Does Gender Bias Creep Into Judicial Evaluation Procedures?

D69898_06Rebecca Gill, an assistant professor of political science at the University of Nevada at Las Vegas is conducting research on whether gender bias impacts the selection of judges and their performance evaluations once they are on the bench. Dr. Gill’s earlier research indicated that evaluations of women judges in Clark County, Nevada, were significantly lower than for male judges in the county. She then received a $171,000 grant from the National Science foundation that is allowing her to expand the research into other jurisdictions and other states.

Dr. Gill now has two full-time research assistants who are compiling data from all states that use judicial performance evaluations to set up the American Judicial Performance Evaluation Database. She will also use part of the grant to develop a best practices handbook for officials designing and implementing performance evaluation programs.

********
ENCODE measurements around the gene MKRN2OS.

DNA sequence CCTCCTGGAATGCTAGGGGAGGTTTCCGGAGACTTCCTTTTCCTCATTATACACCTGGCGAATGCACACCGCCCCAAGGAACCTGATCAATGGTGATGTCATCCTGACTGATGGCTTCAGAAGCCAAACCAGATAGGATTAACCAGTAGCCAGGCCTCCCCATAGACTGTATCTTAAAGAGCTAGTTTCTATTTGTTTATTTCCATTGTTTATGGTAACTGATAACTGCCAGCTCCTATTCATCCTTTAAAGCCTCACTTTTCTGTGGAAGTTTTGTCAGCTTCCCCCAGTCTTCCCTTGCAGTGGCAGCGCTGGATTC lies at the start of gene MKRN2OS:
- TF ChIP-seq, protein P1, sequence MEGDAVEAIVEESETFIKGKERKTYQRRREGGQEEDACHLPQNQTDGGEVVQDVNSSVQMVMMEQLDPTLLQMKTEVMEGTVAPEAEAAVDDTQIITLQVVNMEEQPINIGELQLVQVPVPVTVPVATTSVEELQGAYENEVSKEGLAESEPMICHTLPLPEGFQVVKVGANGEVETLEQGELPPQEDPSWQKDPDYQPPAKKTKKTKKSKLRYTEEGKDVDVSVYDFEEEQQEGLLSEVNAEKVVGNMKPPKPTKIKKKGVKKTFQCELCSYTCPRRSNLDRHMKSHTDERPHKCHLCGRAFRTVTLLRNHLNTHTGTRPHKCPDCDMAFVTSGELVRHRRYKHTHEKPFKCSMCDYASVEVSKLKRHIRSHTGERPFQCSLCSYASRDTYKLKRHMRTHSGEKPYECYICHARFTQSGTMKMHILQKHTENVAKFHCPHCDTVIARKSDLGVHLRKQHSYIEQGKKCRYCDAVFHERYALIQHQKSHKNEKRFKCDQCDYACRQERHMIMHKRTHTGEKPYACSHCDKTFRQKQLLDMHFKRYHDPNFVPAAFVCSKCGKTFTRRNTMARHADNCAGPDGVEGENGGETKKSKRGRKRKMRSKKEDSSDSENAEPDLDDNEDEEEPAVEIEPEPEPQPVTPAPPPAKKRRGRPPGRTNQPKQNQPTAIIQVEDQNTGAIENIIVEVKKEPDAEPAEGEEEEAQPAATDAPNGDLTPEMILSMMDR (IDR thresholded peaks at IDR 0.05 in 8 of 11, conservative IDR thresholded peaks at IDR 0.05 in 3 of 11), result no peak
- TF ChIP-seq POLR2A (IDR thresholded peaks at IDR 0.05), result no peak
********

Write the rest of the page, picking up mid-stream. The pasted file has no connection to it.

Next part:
Dr. Gill says that her research is already producing some valuable results. “Those who are strongly supportive of the current system of judicial performance evaluation have revisited some previously unexamined assumptions of the fairness and validity of the instruments currently in use,” she said.

Dr. Gill joined the faculty at UNLV in 2008. She holds a bachelor’s degree and a Ph.D. in political science from Michigan State University.

Filed Under: Research/Study


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